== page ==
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AGT stock tracks challenges of pulse industry

It’s been an up-and-down ride for this made-in-Canada success story

Saskatchewan-based AGT Food and Ingredients was riding a high in 2016.

In May its stock hit highs of more than $40 per share. Almost a year and a half later, the story had changed and AGT stock hit lows of almost $18 per share — a level not seen since mid-2014. Marching in near lockstep with AGT stock were pulse crop prices.

AGT is a pulse crop and durum wheat buyer, processor and exporter with locations around the world. The company has diversified in recent years by purchasing railways and building its food-processing divisions.

If you hold a graph of AGT’s stock prices from the last five years over a graph of Saskatchewan lentil prices from Statistics Canada the lines are extremely similar. At the start of 2013 lentils were sitting at $420.86 per tonne and AGT stock was around $13 per share. As the price of lentils edged up over the following years, AGT stock followed suit. When AGT stock hit over $40 per share in May 2016, lentil prices had hit a high only a few months before at $1,051.89 per tonne.

The price of pulses in Canada was driven higher following the 2015 harvest. India, a large consumer of pulses, had suffered from two consecutive years of drought. In 2015, India bought 30 per cent of Canada’s pulse exports, totalling 1.5 million tonnes.

“This is a commodity cycle. As prices accelerated demand was really strong, farmers planted more acres here but they also planted more acres in other countries around the world… So I think what we’re seeing now is the reaction, commodity prices have come down. The cycle will reset itself,” said Murad Al-Katib, president and CEO of AGT.

Moves with markets

As the Canadian pulse crop was planted and harvested in 2016 prices began to show the changing marketplace. In July lentil prices dropped to $870.78 per tonne and $721.05 by October. AGT stock followed suit and started to fall.

Over the summer of 2016 prices fluctuated, at times dropping to below $32 per share and other times hitting more than $36 per share. In October stocks were sitting around $38 per share but as lentil prices continued to drop over the next year AGT stock followed suit, dropping to around $25 per share by May 2017.

The summer of 2017 was clouded with uncertainty for the Canadian pulse industry. A regularly renewed fumigation exemption from the Indian government was only renewed for a few months. As the deadline drew closer no further exemption was granted, leaving Canada sitting in the dark.

In October the Indian government began to sell off its 1.8-million-tonne stockpile of pulses, adding supplies to the world pulse marketplace.

The uncertainty in the pulse industry transferred over to AGT. On Nov. 6 the company released its third-quarter results to investors which showed a dismal picture. AGT’s adjusted gross profit for the quarter had decreased from $47 million as of Sept. 30, 2016 to $29.4 million as of Sept. 30, 2017. AGT stock as well had dropped as a result of the low pulse prices.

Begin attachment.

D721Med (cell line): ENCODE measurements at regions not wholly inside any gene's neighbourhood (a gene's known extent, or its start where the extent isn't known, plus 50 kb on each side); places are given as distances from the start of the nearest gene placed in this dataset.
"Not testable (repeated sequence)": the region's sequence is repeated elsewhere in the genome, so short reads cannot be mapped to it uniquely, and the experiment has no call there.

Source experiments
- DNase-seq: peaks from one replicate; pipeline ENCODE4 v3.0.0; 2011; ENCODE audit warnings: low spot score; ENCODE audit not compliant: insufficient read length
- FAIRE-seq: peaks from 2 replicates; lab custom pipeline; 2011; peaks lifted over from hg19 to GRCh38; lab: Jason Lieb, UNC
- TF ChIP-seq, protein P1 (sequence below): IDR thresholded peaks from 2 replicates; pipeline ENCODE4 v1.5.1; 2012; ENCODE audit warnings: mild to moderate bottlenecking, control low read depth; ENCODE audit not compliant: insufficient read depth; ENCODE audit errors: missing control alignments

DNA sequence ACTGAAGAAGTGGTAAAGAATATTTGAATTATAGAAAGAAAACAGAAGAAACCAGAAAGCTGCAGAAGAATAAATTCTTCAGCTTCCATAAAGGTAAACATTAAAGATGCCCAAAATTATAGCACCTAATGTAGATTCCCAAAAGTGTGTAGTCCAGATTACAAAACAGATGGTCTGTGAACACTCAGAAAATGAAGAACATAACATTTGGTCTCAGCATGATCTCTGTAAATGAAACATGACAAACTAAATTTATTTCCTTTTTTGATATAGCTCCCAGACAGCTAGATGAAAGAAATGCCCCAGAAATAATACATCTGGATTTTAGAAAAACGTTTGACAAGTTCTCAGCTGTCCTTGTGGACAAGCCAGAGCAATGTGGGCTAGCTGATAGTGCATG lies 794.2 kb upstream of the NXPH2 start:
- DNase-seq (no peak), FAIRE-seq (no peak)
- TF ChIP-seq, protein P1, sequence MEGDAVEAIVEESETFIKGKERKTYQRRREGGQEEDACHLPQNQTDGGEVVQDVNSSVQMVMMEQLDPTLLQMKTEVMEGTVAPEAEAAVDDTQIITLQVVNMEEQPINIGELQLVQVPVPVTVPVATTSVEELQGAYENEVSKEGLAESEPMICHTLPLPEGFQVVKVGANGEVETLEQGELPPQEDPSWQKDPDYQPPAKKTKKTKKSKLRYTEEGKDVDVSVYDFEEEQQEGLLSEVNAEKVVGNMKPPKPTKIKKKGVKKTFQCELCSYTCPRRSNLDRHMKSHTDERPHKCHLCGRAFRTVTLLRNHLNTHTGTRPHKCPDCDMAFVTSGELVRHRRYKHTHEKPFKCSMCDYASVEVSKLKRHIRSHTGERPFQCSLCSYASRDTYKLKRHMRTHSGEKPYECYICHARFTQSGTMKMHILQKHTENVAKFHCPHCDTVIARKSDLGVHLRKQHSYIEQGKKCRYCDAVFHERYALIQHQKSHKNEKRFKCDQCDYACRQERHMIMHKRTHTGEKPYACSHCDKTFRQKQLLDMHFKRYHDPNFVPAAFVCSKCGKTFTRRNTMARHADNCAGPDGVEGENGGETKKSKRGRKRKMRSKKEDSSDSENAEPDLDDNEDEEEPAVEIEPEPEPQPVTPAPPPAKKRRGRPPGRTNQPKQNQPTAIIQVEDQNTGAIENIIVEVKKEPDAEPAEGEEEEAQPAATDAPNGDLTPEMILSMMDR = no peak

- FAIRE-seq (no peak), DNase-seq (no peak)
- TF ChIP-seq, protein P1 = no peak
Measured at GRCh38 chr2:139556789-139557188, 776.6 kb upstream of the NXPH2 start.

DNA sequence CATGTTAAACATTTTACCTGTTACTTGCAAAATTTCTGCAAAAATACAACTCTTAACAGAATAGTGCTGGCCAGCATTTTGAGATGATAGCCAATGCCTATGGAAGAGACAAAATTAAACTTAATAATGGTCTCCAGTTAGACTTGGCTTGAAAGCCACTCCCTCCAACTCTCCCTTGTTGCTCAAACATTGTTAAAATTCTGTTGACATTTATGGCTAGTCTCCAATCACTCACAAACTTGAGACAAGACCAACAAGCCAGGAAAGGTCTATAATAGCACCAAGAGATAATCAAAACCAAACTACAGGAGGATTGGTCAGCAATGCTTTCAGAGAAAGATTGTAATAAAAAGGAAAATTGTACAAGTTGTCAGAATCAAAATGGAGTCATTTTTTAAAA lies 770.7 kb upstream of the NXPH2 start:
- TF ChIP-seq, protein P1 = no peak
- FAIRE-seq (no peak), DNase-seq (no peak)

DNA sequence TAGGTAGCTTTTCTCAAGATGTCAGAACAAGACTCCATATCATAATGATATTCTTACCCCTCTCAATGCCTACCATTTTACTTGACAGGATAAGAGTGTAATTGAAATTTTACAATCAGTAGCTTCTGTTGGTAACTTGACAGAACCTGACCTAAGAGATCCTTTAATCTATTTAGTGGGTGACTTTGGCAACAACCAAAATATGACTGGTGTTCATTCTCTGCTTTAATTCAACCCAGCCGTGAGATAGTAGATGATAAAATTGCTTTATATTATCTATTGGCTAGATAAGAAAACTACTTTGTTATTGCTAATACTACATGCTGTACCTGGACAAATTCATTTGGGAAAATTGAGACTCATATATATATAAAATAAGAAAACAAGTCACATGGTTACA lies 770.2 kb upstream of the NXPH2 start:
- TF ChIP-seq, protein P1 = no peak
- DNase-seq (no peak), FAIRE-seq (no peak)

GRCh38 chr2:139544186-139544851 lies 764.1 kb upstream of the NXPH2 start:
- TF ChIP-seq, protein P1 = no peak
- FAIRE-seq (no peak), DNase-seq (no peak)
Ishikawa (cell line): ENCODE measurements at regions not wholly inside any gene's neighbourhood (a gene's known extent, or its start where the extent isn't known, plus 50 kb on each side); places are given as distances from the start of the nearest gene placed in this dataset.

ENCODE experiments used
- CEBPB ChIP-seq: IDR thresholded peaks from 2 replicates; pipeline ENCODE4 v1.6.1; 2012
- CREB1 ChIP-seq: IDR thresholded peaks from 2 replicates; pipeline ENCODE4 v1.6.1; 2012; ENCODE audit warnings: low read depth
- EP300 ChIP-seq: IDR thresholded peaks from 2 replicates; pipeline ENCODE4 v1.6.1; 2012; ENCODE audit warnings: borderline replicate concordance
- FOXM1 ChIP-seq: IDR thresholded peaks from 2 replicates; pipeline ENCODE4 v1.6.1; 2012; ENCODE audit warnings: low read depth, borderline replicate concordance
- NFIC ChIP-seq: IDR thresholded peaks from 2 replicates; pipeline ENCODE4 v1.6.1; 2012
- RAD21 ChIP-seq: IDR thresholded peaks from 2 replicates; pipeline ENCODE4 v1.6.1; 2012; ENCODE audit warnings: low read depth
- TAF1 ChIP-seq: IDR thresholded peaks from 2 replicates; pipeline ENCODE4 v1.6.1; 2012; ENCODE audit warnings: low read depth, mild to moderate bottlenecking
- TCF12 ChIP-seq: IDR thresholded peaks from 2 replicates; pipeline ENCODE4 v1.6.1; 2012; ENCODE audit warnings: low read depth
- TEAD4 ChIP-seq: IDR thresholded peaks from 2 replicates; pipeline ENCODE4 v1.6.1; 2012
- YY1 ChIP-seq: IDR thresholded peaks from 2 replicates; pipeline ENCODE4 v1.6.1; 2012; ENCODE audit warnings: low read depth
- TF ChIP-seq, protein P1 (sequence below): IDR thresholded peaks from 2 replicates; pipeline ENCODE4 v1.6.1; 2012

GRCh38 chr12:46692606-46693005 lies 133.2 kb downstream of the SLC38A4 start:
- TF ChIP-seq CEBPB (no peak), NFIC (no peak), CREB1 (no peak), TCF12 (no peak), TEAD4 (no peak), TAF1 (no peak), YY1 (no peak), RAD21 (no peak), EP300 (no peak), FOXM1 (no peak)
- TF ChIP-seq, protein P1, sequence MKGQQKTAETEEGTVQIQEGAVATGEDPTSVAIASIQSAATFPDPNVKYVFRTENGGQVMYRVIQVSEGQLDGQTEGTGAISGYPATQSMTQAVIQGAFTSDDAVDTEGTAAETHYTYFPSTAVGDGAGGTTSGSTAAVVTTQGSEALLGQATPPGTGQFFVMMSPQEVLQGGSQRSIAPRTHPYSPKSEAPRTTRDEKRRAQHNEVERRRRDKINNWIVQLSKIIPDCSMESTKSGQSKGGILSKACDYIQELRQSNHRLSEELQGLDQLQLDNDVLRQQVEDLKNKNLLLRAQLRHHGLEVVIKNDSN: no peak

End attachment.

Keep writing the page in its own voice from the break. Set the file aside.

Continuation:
“The market has reacted to us to say, ‘Look your earnings came down.’ So we got punished, our stock was down, I don’t know, 40 per cent, that’s a big reduction in the value of our company,” said Al-Katib.

Most of AGT’s profit in the quarter came from its food ingredients and packaged food divisions. The company also announced it had received a 99-year loan of $190 million from Fairfax Financial Holdings Ltd. at 5.37 per cent, which allowed AGT to reduce its net debt by 29 per cent. Stock that day closed just over $20 per share.

More troubles

A few days later more bad news came for the pulse industry. India placed a 50 per cent tariff on all pea imports into the country. The tariff was meant to help prop up domestic pulse prices for Indian farmers. Two days later AGT’s stock dropped to less than $18.50 per share.

Over the next month AGT’s stock did regain some of its value. On Dec. 18, AGT announced a 20-year agreement with Fibreco Export Inc. a wood fibre exporter, to construct a terminal at its port space at the Port of Vancouver.

The pulse industry was dealt another blow only a few days later. On Dec. 21 India placed another import tariff of 30 per cent to chickpeas and lentils. However, AGT’s stock didn’t plunge this time, instead falling only a few cents to just under $20.40 per share.

“The latest tariff was lentils which should have obviously (affected our stock) if people were concerned… (but) we’ve communicated to the market very clearly stability in our financing. So our balance sheet is strong, our food ingredients business is growing and we’re diversified,” Al-Katib said.

When pulse prices were high Al-Katib said AGT was planning for the future by reinvesting profits back into the company. Approximately $60 million to $70 million per year for the last five years was invested into different infrastructure projects, including processing facilities around the world and shipping systems in Canada.

“Those types of investments are going to continue for us. We’re going to continue strongly into this value-added ingredients and we’re going to continue to look at the production of food products from pulses,” Al-Katib said.

About the author

CNSC

Ashley Robinson writes for Commodity News Service Canada, a Winnipeg company specializing in grain and commodity market reporting.

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